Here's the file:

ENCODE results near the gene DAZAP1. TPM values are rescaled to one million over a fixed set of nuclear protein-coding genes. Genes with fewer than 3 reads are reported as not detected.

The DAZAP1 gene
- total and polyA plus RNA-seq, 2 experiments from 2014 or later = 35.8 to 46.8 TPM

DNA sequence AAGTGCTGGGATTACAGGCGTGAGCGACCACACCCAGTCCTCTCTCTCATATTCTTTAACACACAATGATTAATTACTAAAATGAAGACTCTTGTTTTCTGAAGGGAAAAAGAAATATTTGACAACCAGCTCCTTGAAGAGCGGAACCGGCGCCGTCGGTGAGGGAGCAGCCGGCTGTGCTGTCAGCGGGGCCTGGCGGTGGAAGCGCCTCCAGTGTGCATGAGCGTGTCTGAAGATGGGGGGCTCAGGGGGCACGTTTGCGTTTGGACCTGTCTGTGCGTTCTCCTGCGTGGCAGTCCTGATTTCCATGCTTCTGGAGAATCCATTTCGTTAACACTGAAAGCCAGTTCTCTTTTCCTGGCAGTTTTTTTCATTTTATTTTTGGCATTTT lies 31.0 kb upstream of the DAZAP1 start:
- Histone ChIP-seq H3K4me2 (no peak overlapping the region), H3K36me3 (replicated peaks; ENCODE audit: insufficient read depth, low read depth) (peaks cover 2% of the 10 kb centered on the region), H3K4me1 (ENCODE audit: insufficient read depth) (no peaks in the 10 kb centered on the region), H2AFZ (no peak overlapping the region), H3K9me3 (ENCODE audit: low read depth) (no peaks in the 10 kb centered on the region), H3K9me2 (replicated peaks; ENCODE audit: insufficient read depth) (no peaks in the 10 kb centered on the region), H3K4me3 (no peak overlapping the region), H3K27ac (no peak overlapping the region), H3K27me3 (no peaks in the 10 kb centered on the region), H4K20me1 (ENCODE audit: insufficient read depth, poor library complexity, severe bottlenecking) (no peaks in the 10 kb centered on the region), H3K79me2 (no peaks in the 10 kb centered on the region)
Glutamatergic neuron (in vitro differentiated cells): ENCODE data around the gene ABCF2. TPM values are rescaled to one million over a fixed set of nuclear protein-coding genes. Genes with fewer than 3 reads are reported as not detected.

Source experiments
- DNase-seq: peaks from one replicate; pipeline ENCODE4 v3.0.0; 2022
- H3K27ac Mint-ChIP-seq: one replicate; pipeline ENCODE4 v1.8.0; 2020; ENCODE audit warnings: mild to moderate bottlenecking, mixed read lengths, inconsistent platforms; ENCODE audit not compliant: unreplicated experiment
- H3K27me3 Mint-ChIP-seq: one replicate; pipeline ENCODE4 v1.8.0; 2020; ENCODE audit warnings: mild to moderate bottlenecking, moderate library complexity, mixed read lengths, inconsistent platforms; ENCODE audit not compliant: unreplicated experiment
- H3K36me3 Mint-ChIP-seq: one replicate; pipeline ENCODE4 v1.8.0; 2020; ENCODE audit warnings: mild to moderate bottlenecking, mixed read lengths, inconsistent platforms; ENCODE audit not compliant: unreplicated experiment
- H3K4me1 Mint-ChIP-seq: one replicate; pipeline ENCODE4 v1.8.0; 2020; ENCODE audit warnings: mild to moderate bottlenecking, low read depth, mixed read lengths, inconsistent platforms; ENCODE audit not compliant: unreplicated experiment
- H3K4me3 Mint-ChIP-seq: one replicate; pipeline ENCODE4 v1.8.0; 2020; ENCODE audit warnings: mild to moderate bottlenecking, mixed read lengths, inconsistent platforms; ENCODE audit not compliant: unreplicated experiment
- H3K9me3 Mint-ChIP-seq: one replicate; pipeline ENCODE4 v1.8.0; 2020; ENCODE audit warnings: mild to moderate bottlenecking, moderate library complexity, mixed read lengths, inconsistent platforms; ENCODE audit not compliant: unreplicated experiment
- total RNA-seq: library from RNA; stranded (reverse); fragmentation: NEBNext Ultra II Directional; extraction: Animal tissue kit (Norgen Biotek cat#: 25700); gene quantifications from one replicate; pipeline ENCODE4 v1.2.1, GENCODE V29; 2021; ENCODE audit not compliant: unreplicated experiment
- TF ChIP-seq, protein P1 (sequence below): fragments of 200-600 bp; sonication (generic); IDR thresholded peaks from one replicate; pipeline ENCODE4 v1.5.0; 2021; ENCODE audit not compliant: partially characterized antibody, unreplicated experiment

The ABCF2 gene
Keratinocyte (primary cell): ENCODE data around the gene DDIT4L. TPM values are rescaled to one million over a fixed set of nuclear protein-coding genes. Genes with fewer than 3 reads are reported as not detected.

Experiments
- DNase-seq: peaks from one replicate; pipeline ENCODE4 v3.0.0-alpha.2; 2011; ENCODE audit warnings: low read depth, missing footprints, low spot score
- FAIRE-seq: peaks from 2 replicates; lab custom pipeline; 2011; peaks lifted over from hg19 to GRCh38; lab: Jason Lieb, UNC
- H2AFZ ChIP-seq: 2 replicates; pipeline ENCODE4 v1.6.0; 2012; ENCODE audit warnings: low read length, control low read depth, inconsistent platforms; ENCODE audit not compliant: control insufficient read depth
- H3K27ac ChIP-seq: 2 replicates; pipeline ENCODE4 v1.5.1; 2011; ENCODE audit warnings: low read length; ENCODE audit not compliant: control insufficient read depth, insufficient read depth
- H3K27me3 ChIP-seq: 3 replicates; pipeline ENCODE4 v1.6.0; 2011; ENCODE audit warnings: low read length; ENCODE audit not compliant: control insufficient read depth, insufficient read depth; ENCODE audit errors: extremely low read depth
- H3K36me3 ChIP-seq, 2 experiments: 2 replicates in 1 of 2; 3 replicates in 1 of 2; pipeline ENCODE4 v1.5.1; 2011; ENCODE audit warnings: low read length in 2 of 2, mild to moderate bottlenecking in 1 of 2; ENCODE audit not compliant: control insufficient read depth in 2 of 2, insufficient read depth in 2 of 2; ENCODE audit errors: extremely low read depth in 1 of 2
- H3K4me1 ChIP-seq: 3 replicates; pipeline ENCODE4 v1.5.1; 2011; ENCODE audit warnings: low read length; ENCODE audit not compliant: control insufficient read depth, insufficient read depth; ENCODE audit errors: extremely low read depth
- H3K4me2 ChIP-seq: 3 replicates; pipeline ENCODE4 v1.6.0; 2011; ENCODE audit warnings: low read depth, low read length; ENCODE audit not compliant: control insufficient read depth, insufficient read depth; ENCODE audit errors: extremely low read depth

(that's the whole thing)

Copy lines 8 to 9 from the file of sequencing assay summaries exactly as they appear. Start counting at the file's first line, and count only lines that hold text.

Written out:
- DNase-seq: peaks from one replicate; pipeline ENCODE4 v3.0.0; 2022
- H3K27ac Mint-ChIP-seq: one replicate; pipeline ENCODE4 v1.8.0; 2020; ENCODE audit warnings: mild to moderate bottlenecking, mixed read lengths, inconsistent platforms; ENCODE audit not compliant: unreplicated experiment